The restaurant industry was among the first to be economically impacted when the COVID-19 pandemic broke out.
As a consequence of the governmental entry restrictions on foreign visitors, inbound tourism has sharply decreased. Domestically, requests for voluntary restraint by both national and local governments have led business-related dining to drop off.
This has led some establishments to experiment with new business ideas to provide a revenue stream other than through their main food and beverage businesses.
Makoto Ohnuki, president of a company which developed the “3D Phantom,” a digital machine that projects hologram images in the air, expects to repurpose the machine as a tool for digital advertisement.
Phantom is a device that shows hologram images in the air that are made by data sent via internet connection. The images are formed by LED lights embedded on rotating blades that revolve at high speed.
Subsidies through Japanese stimulus programs at the national and local government levels can be used to assist in the purchase of the digital signage, which it turns out is behind the intentions of nearly all businesses making inquiries about the Phantom. However, Mr. Ohnuki suggests, restaurant owners can use the Phantom not only in advertising their own business, but by renting it out to others as digital signage.
For example, a bar or restaurant with no images for a midday time slot can sell that time to an advertising agency for another company’s use, and gain a new revenue stream in return. One of the expected advertising sponsors is a major beverage company that supplies some of the establishments.
Private-Public Collaboration for Business
One restaurant owner decided to introduce the Phantom in order to project images reminding patrons coming to his bar to abide by infection control measures.
Yasu Yoshikawa, the owner of a bar in Tokyo’s Shibuya Ward, is using it to project messages asking customers to sanitize their hands and fingers and wear a face mask. He says people love it: “Projected images in the air are an outstanding hit among our guests, and so the Phantom is a great way to appeal for infection control.”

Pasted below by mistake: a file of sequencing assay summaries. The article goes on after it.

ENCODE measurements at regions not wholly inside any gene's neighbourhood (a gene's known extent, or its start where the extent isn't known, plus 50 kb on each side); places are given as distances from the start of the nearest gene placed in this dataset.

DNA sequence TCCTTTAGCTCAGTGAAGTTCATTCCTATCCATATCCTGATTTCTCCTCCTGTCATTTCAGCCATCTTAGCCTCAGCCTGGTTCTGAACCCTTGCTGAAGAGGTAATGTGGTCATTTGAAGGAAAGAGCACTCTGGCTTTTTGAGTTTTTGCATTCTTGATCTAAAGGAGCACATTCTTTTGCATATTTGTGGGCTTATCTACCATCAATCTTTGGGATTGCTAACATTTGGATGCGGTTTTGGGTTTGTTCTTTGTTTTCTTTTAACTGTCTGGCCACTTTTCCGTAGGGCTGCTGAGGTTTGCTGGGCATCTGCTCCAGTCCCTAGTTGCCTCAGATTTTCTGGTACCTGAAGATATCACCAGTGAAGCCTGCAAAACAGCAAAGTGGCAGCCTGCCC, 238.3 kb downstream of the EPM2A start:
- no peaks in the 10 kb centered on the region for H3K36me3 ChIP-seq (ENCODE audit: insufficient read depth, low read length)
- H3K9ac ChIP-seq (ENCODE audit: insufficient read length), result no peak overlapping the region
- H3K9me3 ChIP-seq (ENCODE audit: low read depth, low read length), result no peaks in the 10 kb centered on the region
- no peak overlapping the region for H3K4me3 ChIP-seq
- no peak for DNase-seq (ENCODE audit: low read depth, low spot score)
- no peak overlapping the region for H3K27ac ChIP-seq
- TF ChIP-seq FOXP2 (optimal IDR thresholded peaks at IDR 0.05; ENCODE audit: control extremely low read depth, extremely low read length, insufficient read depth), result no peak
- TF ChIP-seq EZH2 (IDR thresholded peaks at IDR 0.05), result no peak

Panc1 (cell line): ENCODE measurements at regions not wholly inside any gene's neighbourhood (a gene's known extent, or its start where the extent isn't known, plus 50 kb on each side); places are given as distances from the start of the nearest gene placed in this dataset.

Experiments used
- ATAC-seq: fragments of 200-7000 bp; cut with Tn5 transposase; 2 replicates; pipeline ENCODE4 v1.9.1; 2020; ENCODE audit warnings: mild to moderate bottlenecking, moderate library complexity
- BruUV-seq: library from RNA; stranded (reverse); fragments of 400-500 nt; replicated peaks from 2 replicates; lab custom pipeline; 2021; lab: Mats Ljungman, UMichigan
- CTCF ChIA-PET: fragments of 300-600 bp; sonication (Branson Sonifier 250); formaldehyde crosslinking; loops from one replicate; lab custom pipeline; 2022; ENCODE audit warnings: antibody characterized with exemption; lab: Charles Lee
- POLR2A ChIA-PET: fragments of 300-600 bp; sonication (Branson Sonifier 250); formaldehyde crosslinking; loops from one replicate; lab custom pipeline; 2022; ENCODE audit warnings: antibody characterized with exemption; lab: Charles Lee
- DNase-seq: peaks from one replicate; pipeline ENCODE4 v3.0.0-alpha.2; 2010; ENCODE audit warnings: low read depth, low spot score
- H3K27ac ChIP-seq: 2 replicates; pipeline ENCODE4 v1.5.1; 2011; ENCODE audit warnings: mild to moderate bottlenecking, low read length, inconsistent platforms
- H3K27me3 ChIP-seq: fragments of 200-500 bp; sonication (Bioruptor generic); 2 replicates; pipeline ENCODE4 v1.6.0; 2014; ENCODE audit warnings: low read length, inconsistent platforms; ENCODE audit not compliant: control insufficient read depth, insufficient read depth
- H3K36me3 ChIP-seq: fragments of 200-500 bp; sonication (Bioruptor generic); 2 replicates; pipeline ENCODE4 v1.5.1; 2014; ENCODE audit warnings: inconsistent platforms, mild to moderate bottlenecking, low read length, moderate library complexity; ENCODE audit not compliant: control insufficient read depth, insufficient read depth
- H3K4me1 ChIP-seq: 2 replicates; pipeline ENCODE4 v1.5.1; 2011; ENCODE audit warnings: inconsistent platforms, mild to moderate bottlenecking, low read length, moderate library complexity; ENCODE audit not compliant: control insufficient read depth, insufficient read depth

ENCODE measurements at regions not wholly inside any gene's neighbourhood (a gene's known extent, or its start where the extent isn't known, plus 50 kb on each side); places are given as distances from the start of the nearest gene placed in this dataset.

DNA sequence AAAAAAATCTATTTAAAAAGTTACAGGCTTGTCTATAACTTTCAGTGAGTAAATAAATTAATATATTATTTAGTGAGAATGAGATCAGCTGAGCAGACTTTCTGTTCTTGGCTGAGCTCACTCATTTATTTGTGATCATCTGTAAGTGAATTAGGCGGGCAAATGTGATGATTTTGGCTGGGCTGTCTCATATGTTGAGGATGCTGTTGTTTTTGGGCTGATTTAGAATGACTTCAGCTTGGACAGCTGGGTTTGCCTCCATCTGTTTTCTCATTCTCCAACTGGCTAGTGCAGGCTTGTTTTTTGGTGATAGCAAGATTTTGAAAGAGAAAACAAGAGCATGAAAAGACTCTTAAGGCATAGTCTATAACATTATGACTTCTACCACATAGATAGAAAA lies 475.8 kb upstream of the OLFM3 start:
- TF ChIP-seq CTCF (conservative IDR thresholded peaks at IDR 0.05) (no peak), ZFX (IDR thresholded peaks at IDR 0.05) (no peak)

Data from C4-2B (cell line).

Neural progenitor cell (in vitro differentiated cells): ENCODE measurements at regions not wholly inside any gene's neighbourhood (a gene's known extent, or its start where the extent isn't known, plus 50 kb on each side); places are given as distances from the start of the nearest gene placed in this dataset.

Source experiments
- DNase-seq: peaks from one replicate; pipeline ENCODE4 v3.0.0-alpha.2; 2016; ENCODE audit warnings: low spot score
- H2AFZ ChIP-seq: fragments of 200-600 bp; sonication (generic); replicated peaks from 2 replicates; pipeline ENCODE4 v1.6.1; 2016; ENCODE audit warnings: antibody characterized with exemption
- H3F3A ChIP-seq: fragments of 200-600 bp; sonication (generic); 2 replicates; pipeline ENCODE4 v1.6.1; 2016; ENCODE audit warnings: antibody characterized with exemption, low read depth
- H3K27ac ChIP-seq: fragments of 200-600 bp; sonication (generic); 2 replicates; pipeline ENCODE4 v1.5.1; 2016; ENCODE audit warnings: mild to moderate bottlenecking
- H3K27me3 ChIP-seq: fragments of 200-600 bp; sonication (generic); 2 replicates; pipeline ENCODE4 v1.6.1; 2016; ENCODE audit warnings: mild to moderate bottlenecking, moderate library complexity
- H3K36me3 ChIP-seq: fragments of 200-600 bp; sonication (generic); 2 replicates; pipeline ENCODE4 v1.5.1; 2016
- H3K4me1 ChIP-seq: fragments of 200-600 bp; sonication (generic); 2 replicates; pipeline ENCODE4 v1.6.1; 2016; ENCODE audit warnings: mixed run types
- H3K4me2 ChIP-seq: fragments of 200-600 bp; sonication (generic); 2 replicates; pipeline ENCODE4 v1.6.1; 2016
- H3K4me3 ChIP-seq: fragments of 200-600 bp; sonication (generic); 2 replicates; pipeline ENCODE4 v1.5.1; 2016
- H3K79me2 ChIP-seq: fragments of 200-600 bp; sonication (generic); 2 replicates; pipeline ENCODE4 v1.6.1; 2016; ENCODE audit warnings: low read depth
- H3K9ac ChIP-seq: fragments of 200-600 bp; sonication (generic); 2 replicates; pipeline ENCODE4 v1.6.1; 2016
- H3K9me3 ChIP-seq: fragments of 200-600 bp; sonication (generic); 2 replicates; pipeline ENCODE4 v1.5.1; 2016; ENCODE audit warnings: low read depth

Another promising IT system is one developed by Whiteboard, a company in Tokyo’s Chiyoda ward which specializes in security systems equipped with A.I. (human intelligence). It automatically detects congestion inside a venue and can guide customers appropriately using voice and video, even if there is no receptionist. It is expected to help businesses by reassuring customers of the safety of entering the venue, without exposing employees of the establishment to increased risk and workload.
Japan’s Ministry of Land, Infrastructure, Transport and Tourism (MLIT) began to ease the rules in June for food and beverage establishments’ use of outdoor roadside spaces like sidewalks adjacent to their doors. The relaxed rules will expire at the end of November 2020. Until then, restaurants are exempted from paying full fees for occupation of the roadside spaces, so long as they voluntarily cooperate by cleaning up near their restaurants.
MLIT hopes to encourage development of new styles of restaurant management to expand business while avoiding the 3Cs, such as the use of outdoor terrace seating and expanding sales through takeout menus, and incorporation of I.T. Such collaboration between the food and beverage industry and other businesses are likely to become the norm in the near future in Japan.
Author: Mizuki Okada